WHERE VICTORIANS STILL REIGN
Seasonal celebrations of past and present in Cape May. By Deborah Carter
CAPE MAY DAYS:
Locals in Victorian
garb, below, stroll
past the Mainstay
Inn. Inset: A visitor gets up close
and personal with
a fresh-baked pie
at the Beach Plum
When the fall chill chases beachgoers from the water’s edge, Cape May, Jersey’s south- ernmost Shore town, embraces autumnal outdoor fun while offering off-season elbow
room for shopping, dining and overnight stays.
Often cited as America’s first beach resort, Cape May, now
a national historic landmark, has attracted vacationers with its
stately Victorian architecture and fine beaches since the 1800s.
The town, once decidedly formal—a product of its years hosting
society’s elite, including presidents—has morphed into a well-heeled, casual resort town with plenty to see and do.
A horse-and-buggy ride from Cape May Carriage Company
(Washington and Ocean streets) will trot you through town
to view highlights such as the impeccably restored Victorian
homes and bed-and-breakfasts throughout the historic district.
Or you can stroll through the shops that line Beach Avenue and
the Washington Mall, a pedestrian shopping strip in the center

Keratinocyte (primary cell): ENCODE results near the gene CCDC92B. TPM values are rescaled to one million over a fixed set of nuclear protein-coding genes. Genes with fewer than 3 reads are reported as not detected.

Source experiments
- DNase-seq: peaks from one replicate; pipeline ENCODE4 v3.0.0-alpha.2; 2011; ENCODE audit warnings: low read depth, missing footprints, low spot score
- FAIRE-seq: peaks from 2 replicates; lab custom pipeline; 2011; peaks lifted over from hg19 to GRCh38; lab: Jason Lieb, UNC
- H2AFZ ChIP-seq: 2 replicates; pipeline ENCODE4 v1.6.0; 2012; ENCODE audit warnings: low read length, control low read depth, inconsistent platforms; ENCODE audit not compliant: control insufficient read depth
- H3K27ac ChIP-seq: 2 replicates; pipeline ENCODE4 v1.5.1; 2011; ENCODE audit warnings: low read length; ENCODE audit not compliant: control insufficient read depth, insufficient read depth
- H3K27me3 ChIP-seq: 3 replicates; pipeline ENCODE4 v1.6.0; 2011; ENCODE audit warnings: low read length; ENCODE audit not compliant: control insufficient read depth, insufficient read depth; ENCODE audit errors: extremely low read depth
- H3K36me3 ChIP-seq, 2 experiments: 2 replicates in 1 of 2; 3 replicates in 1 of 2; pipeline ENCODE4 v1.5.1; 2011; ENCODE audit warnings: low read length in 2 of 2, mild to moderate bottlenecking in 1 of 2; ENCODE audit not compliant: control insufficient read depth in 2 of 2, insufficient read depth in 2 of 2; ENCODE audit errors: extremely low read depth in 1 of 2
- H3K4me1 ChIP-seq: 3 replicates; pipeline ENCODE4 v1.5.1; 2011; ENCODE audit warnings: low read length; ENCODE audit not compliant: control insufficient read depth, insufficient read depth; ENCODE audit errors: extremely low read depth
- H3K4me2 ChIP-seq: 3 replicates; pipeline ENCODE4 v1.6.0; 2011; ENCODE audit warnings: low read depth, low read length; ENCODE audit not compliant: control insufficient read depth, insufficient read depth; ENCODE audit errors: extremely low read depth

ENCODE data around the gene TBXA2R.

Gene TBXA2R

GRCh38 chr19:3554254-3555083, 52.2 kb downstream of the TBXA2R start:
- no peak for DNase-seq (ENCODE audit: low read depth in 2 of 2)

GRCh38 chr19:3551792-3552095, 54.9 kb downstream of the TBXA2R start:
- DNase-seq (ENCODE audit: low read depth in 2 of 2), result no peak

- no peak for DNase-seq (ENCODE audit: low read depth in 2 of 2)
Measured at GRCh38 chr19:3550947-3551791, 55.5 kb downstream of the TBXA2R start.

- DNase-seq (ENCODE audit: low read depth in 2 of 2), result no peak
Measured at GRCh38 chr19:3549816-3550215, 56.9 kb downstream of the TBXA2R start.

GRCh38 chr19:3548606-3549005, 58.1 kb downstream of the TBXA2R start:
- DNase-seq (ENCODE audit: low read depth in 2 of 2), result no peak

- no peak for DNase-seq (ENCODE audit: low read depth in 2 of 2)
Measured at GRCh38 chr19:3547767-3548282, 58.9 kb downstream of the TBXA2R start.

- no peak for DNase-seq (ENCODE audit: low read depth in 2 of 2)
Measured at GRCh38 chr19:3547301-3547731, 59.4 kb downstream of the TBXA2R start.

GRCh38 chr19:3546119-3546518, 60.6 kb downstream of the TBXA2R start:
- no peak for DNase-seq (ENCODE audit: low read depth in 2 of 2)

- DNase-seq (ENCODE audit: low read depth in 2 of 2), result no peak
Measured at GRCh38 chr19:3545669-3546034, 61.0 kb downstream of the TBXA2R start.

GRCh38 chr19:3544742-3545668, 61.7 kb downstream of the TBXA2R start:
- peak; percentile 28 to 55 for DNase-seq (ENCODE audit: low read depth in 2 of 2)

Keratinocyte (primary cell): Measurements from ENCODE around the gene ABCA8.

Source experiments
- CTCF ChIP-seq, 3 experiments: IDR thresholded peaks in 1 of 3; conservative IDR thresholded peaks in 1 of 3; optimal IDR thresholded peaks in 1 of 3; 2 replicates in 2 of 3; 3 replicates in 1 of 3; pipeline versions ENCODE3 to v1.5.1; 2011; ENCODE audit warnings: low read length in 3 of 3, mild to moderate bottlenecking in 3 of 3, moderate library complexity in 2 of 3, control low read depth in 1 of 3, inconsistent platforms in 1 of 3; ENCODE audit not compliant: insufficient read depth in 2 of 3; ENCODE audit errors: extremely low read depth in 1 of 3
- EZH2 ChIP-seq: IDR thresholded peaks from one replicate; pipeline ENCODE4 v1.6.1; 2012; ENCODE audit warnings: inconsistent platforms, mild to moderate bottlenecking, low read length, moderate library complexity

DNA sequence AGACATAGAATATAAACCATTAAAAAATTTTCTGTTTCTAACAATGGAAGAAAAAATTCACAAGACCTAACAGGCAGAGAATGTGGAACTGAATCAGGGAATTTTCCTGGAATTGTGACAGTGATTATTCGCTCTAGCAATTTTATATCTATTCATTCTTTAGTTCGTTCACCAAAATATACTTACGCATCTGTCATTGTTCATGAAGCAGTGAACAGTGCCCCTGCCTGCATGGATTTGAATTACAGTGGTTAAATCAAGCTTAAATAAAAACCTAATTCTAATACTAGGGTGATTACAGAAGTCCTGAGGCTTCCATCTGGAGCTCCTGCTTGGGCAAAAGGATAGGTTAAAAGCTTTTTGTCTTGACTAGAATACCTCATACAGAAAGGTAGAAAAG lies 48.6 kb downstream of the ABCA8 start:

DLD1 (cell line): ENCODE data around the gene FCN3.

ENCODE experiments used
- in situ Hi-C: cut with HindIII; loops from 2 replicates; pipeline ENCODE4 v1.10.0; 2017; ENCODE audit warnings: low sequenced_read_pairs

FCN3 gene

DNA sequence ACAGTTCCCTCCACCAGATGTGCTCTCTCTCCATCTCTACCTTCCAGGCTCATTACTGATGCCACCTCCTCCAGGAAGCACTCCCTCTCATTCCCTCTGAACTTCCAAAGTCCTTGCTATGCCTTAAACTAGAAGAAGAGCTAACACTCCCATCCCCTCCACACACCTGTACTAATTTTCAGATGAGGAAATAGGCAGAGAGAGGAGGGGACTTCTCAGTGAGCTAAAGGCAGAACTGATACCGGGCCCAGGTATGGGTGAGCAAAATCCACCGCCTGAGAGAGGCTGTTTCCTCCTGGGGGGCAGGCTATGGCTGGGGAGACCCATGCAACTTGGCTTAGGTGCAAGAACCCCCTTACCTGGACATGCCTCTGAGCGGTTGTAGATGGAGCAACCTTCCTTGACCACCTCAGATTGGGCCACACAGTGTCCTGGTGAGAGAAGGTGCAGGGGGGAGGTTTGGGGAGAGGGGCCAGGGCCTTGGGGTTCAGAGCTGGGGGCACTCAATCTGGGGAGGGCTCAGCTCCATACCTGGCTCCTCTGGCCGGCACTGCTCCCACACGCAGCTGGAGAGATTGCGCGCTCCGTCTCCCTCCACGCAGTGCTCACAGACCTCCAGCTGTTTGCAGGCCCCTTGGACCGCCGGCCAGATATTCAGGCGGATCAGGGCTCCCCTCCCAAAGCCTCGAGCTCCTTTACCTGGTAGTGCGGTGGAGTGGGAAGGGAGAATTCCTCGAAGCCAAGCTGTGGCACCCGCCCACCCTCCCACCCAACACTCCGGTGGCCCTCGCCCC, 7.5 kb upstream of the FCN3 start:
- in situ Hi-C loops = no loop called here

of town. From beach souvenirs to art galleries, high-end jewelry
and clothing outposts, there are lots of year-round stores to peruse. A short walk from the mall, and definitely worth a visit, is
the West End Garage (484 W. Perry Street), a spacious ware-house-style co-op, where vendors sell specialty foods (such as
artisan peanut butters and balsamic oils), artwork, handmade
jewelry, quirky vintage finds and clothing.
A bevy of outdoor activities are on tap during October.
The first weekend of the month brings Oktoberfest. Historic
Jackson Street is lined with vendors selling German food,
hearty beers, fine art, crafts and collectibles. Stop at the Vir-
ginia Hotel’s ( 25 Jackson Street) Brown Cottage beer garden,
where Cape May Brewery offers local craft brews on tap dur-
ing the festival. October 4 also kicks off the Beach Plum Farm
Festival, with corn mazes, hayrides, tie dying and pumpkin
picking. The 62-acre farm ( 104 Stevens Street) produces fruits,
vegetables, herbs, honey and flowers for its affiliated eateries.
On the farm tour during the hayride guests will see an array
of chickens, Berkshire pigs (and piglets!) as well as a tiny clus-
ter of Clun Forest sheep.
October 10 through 13, Cape May salutes its past with the
annual Victorian Weekend, sponsored by the Mid-Atlantic Cen-
ter for the Arts and Humanities. Festivities include living-his-
tory programs, house tours, arts and crafts, chocolate tastings
and trolley rides. At the museum tearoom on October 13 at the
Victorian Emlen Physick Estate ( 108 Washington Street), guests
are given a peek under the formal garb of the day with the Show
Us your Undies brunch and period-dress fashion show.
Trick-or-treating gets an early start
at noon on October 19 at the Washington
Street Mall. At 3 PM ghosts and goblins
take to the street for the Halloween pa-
rade (registration begins at 1: 30 PM). The
13th annual Phantom Ball at Congress
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